Introduction: Stamped Wood Cube Earrings
So. You've made a new DIY type of friend...you want to impress this person and show off your skills that you can "MAKE" too... but you only have a short amount of time to crank something out! Also, you don't have bandwidth to order parts either...So what do you do?? Make a pair of earrings!
To impress that Guy: Make yourself a pair of these earrings.
To impress that Girl: Make her a pair of these earrings.
You can't go wrong. And how do I know??? Because? Well, wood.
2 variations, so you can even go the extra mile and make 2 different pair! I'm impressed with you already.....
Step 1: Gather "the Stuff"
Here is where you hit up your stash, art supply store, your garage, your nana's craft closet... wherever the goods may reside. Below is my list of components I used
- a rectangular dowel of balsa wood
- Jewelry bench pin set up ( or another method to cut the wood)
- Black ink pad
- thick-ish jewelry wire
- rubber stamp
- gold acrylic paint (optional)
- a mill & drill bit(or dremel or whatever you want to use to drill a hole into the wood)
- earring wire in desired color (i chose silver)
- beading head pin
- small decorative beads (optional)
- round nose pliers
- jewelry grade sand paper (Like 3M or what your local art supply store carries)
Step 2: Set Up and Saw
If you are fortunate enough to already have lightweight wood in cube and rectangle shapes then, again, I am impressed. I on the other hand was not so fortunate. Feel free to skip ahead past this step then if you already have your desired shapes.
For the others more like me, here we go!
- The very first thing you should do is protect your eyes and clothing. If you are sawing wood, you'll want to keep the wood shavings/pieces from sticking to your clothes. Unless you like the appeal of wood chips on clothes, then I wont stand in your way... Goggles should be worn as well.
- Now. I did not set up this bench pin the right way, im not ashamed to mention. I had limited space and just wanted to get rolling. If you are interested in properly utilizing a bench pin, you can learn more here
- I took my balsa wood, measured and cut out my shapes.
The cube shapes are 2.5mm on all sides.
The rectangles are 5mm x 2.5mm
If you set up your bench pin properly, then it should be relatively easy for you to maintain a 90 degree angle when sawing through the wood. If you do not achieve that perfectly flat side, no worries! That is what sand paper is for! You will smooth out these rough sides with fine grit sandpaper in a later step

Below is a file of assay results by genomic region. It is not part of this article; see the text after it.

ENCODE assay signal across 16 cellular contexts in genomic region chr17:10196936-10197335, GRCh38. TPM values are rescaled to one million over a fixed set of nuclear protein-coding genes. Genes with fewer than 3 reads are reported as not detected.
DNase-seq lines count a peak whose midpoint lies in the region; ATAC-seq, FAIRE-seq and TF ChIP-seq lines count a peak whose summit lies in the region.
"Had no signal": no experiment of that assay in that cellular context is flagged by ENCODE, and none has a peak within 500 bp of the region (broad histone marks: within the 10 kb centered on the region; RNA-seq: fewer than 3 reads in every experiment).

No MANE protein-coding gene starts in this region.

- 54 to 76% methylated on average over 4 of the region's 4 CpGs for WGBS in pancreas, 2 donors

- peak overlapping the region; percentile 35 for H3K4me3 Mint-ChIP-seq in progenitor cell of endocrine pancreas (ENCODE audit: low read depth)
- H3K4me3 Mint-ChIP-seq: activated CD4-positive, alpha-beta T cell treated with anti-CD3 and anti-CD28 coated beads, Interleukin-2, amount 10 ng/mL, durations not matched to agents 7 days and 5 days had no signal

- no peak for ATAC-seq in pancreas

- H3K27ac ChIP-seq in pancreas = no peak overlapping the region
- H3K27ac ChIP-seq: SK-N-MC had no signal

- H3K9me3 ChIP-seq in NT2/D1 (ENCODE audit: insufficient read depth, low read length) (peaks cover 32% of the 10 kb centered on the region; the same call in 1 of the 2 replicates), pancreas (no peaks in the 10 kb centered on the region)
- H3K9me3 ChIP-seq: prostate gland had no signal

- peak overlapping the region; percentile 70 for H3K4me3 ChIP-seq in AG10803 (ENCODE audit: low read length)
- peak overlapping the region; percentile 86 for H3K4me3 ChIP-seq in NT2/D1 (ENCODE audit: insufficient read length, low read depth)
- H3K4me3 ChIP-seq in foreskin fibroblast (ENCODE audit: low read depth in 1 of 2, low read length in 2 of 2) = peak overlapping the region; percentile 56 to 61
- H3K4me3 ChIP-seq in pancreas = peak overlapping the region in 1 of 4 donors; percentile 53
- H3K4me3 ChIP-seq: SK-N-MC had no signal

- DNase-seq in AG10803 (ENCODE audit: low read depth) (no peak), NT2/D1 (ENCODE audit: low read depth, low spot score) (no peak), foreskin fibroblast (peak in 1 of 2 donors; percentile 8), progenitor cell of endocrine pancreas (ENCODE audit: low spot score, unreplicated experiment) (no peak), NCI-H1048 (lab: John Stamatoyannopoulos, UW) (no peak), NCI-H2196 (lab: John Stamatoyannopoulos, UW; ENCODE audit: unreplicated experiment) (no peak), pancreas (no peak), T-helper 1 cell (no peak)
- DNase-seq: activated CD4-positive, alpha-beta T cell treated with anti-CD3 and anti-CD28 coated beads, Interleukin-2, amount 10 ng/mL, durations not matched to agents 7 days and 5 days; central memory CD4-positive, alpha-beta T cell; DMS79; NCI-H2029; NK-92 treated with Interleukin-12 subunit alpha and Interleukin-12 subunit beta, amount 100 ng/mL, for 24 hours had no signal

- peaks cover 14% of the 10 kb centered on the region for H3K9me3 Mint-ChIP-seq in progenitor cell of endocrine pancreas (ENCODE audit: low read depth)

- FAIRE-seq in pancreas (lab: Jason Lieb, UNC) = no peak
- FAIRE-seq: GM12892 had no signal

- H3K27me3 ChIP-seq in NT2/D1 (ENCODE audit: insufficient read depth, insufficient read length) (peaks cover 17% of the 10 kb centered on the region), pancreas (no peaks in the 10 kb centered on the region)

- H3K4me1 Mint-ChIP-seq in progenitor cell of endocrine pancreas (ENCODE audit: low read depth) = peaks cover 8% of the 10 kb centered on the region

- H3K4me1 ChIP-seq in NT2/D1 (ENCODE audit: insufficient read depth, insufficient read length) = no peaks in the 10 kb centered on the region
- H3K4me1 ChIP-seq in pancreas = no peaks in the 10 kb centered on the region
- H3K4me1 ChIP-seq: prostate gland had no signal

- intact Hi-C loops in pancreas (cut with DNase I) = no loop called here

- If you prefer to use another method to cut the wood. Feel free. This is your gig after all! I used my jewelry saw to cut right through the very very soft balsa wood dowel. It took only a couple of seconds to plow all the way through. I cut 2 of each size (or I tried to do this)
Step 3: Smooth Out Those Sides!
- The next step is to smooth out those sides that have wood chards jutting out or are just rough from the sawing.
- I used the most coarse grit in my pack of 3. 120 grit. This eliminates the bigger pieces of wood chards effectively.
- Then I skipped down to the finest grit (320) and smoothed the sides down even further as pictured. Just rubbing the pieces back and forth with light pressure did just the trick
Step 4: Stamp / Decorate the Wood
I chose floral type stamps and black archival ink for my decorative aspects
- For this project, you only need to utilize one area of the stamp at a time. That means that if your stamp is of a flower with distinct leaves, then you'll only need to dab part or the whole leaf into the ink and then onto your block. Get creative! and see how things come out.
- You can also just test on a scrap of paper before applying to the wood.
- Using your chosen stamp, dap it into your ink pad and then on to your wood block.
*** dont go crazy pressing too hard into the ink OR onto the wood. med - light taps onto each! Dabbing too hard onto either will result in smudging or your lines being thicker than intended.
Step 5: Drill Your Holes
This is where it can get tricky....
- I used the mill to get my holes into the long wooden blocks. The drill bit selected needs to be long enough to fit all the way through , and straight down, without piercing through the side walls.
- I initially attempted to use a very thin drill bit. It ended up not being long enough to go through all the way or even half way. So I switched to a bigger drill bit that made a bigger hole.
Step 6: Add the Hardware and Findings
It's time to put the bead onto a headpin or jewelry wire.
- The first step is to add a decorative bead to the looped end of the head pin to act as a stopper. If a dead end head pin is being used then proceed to put the bead on it
- Next another decorative bead can be added to the top of the wooden bead to finish off the decorative aspects of the earring.
- You will want to cut off excess headpin wire or jewelry wire at the top and bottom of the earring, as you don't need it. Once you have just about 2mm or so of wire beyond your beads, use your round nose pliers to bend the wire into a loop as pictured. If you are using a headpin, then you'll only want to cut off the top of the wire (not your headpin...it's your terminator). I added beads and charms to the bottom of my earrings as you can see.
- Lastly, add the earring hook to the loop you've made at the top of the bead!
Step 7: Tine to Shine!
Get creative! There are countless variations you can come up with to make these really unique and look like you bought them!